Noise-induced hearing loss factors affecting workers decision to submit a disability claim

Luba Poshnoi, Rafael Carel

Research output: Contribution to journalArticlepeer-review


Noise-induced hearing loss is recognized worldwide as a prevalent work-related morbidity and is the most common compensated occupational disease in Israel. Despite extended legislation, hearing conservation programs, surveillance and biological monitoring (by audiometry) of work sites and workers, the burden of this injury remains high. As a rule, afflicted workers refrain from filing compensation claims and do so only at later stages when both subjective and objective evidence of advanced hearing loss is present. We have evaluated the determinants that seem to influence the decision of an individual worker to file a claim. We found that the major determinants are subjective perception of the level of hearing disability and clinical symptoms such as: tinnitus (OR=3.3 with CI 95%=2.1-5.2), verbal communication disturbances (OR=2.7, 95% CI=1.9-3.8), complaints of dizziness (OR=1.9, 95% CI=1.4-2.5), severity of hearing impairment (by audiometry with OR=1.04, 95% CI=1.02-1.06) and musculoskeletal complaints (OR=1.6, 95% CI=1.2-2.2). These findings attest to the relatively late stage in the development of noiseinduced hearing loss at which workers file a claim for compensation and rehabilitation. In order to alleviate the burden of this injury in the future and encourage workers to approach the National Insurance Institute at an earlier stage, we suggest several ways of intervention and improving the awareness of all parties concerned.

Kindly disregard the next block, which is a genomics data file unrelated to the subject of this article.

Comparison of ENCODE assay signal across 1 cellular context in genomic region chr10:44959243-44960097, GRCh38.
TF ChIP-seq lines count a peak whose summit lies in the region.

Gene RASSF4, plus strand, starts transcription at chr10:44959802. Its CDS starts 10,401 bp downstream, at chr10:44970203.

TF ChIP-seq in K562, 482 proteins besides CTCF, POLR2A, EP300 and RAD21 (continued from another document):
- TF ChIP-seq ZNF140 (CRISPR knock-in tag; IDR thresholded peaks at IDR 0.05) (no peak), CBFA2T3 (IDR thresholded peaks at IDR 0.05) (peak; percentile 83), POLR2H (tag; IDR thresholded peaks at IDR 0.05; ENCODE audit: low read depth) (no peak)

Original languageEnglish
Pages (from-to)106-109
Number of pages4
Issue number2
StatePublished - Feb 2004
Externally publishedYes


  • Dizzines
  • Noise induced hearing loss
  • Tinnitus
  • Workmen's compensation

ASJC Scopus subject areas

  • General Medicine


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